I read a heck of a lot of Christian books. Very rarely do I ever give a book 5 stars. Why is this book worthy of that honour? Two reasons: First, the content, it tackles a subject of primary importance - how to read the bible for 'formation' not 'information'. Peterson highlights that our basic tutoring in reading is with the aim of extracting information. That's not what the bible is for. It's a gift to us for the shaping of our daily lives. Second, the style, it is written by a master of words, someone at the peak of his craft. I found myself re-reading lines and phrases just for the sheer pleasure of letting the words dance again through my mind. The ultimate worth of the book though is that I found it worked. It taught me valuable lessons in how to read my bible again, afresh. My lazy habits have been corrected, I've received new techniques of engaging with the text, I'm a whole lot richer for spending an tenner on this book!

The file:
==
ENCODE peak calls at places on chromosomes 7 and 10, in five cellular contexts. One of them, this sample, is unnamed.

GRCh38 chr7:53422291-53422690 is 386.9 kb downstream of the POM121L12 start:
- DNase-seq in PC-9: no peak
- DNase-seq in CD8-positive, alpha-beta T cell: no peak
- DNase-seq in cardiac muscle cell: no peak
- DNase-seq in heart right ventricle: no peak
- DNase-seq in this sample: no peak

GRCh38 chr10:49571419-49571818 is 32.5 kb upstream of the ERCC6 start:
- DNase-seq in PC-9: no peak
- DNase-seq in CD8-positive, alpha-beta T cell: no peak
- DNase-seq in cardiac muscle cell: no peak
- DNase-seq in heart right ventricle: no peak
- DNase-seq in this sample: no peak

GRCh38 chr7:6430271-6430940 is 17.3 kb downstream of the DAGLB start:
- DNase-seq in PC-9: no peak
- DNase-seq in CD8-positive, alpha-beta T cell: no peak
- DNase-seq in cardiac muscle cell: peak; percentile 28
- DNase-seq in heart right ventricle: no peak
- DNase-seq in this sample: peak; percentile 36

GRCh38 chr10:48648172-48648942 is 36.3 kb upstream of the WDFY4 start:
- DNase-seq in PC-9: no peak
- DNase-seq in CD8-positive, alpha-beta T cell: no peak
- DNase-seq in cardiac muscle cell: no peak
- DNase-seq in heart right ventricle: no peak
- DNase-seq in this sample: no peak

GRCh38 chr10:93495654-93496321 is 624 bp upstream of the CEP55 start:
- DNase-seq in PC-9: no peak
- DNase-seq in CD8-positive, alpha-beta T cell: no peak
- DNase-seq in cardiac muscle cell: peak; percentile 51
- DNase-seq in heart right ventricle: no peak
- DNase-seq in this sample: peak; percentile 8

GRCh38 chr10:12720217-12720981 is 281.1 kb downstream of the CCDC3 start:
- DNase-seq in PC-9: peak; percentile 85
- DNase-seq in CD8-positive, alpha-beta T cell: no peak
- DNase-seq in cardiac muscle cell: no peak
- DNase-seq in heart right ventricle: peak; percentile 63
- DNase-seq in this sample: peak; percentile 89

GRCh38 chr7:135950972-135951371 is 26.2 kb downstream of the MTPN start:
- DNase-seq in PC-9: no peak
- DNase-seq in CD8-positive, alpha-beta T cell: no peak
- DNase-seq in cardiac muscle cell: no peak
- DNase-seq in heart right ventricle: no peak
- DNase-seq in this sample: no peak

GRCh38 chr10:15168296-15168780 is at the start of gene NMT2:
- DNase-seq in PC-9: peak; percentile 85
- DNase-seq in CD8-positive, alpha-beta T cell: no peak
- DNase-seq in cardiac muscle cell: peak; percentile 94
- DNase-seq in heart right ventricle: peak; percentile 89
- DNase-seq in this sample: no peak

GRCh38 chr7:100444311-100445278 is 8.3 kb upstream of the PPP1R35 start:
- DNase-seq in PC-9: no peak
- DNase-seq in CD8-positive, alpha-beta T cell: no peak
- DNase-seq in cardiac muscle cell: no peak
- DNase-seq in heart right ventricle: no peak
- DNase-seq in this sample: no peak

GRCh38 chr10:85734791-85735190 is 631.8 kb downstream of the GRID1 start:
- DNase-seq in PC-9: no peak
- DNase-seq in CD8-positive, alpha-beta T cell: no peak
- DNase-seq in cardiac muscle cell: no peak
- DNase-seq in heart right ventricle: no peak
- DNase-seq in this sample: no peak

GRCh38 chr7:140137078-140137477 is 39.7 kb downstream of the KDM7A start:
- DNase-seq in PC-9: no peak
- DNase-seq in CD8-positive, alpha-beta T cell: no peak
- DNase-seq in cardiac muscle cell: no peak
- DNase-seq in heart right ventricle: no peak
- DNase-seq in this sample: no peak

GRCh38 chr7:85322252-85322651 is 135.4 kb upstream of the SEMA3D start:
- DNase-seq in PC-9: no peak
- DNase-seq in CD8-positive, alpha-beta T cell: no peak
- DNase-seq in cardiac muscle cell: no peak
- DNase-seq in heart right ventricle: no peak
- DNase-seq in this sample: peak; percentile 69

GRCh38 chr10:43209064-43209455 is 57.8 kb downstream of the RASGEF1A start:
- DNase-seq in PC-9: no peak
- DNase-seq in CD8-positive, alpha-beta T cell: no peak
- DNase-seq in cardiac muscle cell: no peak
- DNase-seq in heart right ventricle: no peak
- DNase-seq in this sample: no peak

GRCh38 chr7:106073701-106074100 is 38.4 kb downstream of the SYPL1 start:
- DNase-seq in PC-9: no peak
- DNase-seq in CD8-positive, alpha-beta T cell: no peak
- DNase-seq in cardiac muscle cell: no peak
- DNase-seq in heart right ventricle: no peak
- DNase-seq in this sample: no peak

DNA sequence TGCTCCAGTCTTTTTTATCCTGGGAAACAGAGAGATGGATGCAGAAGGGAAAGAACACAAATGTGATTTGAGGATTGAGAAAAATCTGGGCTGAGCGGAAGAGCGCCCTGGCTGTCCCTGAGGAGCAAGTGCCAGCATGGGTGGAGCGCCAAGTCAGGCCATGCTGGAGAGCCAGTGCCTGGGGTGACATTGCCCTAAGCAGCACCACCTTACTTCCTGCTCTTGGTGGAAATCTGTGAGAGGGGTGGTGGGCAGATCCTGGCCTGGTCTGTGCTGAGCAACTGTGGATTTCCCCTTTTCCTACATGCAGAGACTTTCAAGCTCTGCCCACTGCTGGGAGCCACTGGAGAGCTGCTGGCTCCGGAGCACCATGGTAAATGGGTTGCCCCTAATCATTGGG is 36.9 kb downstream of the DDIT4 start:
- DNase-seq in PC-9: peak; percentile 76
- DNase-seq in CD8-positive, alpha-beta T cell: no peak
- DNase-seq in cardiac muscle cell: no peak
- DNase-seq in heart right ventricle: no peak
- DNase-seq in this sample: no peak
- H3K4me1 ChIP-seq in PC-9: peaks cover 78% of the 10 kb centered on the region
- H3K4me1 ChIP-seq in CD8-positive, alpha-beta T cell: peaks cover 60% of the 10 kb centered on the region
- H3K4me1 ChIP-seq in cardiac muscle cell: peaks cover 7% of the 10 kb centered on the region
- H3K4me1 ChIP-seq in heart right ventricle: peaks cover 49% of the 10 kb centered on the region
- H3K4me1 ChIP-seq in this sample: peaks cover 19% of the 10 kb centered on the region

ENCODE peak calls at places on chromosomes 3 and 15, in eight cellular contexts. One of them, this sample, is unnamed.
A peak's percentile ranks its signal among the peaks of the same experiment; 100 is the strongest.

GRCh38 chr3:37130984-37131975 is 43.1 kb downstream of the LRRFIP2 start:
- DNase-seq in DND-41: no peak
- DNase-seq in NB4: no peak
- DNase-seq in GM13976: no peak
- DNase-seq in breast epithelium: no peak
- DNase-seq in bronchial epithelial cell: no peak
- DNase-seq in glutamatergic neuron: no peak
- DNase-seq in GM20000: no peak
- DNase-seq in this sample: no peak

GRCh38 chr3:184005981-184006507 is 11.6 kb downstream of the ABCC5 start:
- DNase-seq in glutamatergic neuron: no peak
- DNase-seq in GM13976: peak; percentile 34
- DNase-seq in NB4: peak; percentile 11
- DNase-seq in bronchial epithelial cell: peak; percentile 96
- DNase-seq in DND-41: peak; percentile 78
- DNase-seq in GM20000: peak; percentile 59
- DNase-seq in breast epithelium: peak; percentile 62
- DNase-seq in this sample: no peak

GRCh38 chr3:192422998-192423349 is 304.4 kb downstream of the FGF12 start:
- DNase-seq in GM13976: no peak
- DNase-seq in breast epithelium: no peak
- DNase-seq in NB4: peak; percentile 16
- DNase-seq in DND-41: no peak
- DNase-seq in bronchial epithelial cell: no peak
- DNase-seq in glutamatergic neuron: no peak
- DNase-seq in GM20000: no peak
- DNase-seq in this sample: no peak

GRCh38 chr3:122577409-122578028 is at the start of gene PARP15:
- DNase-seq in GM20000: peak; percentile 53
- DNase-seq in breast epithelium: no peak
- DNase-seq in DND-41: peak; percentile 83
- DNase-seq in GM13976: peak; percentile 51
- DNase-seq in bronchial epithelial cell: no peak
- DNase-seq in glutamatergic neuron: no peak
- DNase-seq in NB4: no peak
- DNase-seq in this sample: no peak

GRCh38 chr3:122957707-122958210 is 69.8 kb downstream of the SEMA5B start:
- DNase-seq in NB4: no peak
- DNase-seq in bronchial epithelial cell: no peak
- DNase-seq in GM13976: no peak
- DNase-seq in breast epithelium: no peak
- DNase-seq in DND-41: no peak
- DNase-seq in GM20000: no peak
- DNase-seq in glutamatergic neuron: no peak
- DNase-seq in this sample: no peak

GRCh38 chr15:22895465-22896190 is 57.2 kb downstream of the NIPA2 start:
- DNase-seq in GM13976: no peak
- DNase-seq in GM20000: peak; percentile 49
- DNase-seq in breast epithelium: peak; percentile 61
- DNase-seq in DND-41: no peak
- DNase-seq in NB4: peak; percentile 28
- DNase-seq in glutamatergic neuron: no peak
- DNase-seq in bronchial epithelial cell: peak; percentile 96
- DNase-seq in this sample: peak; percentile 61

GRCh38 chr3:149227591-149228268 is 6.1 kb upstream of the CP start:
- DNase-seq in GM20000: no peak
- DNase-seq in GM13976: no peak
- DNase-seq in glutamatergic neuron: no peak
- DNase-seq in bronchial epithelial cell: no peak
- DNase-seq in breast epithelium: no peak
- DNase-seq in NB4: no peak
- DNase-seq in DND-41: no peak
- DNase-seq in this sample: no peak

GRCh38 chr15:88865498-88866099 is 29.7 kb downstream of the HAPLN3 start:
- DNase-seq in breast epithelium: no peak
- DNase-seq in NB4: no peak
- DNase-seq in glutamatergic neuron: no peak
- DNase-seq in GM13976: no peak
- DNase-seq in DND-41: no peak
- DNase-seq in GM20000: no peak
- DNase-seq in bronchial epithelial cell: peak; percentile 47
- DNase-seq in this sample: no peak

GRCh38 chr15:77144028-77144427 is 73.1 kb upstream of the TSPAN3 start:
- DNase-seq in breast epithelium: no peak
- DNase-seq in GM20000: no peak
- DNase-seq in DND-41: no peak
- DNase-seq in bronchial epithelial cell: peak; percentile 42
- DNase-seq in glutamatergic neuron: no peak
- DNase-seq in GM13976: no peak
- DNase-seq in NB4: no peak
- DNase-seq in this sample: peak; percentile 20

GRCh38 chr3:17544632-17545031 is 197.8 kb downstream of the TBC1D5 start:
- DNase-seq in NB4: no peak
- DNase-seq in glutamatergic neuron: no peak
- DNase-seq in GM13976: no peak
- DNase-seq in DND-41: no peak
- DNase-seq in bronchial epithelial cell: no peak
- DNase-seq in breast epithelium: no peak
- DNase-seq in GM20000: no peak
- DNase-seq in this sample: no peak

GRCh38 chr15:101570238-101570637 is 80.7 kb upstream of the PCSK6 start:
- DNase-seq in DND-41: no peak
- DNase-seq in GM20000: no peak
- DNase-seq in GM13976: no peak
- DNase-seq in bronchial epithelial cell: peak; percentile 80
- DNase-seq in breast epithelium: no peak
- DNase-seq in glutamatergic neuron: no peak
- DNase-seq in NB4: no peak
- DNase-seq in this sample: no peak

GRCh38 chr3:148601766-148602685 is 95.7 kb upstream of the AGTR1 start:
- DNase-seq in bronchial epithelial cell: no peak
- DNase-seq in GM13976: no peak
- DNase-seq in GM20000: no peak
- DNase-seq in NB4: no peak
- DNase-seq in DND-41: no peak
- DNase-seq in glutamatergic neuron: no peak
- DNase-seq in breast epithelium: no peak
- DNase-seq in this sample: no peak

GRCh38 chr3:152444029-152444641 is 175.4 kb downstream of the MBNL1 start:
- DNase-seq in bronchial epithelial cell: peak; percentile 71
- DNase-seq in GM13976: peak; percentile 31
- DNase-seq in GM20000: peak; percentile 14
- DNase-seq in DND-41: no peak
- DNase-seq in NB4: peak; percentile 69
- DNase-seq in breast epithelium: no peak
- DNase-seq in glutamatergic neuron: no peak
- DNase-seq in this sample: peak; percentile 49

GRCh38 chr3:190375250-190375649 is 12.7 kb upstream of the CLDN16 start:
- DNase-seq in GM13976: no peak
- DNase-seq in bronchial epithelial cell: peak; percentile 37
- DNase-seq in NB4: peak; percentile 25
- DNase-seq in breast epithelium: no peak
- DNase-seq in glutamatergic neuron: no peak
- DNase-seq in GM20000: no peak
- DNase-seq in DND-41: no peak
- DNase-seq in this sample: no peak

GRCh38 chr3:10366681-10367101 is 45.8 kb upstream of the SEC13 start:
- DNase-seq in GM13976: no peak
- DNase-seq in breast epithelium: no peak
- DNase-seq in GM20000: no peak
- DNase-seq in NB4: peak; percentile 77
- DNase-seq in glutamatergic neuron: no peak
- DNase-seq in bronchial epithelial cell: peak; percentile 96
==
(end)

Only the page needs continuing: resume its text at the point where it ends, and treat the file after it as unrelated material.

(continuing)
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5 of 5 people found the following review helpful
4.0 out of 5 stars Engaging and appealing 2 Mar. 2012
By William Fross VINE VOICE
Eat This Book focuses on how to do more than merely read the Bible for facts and information. It centres on the notion of "lectio divina", or spiritual reading, which Peterson presents as a (or even the) traditional form of engagement with the Bible. There are four elements:

Meditatio/Meditation or engagement
Contemplatio/Contemplation, or as he explains it, living it out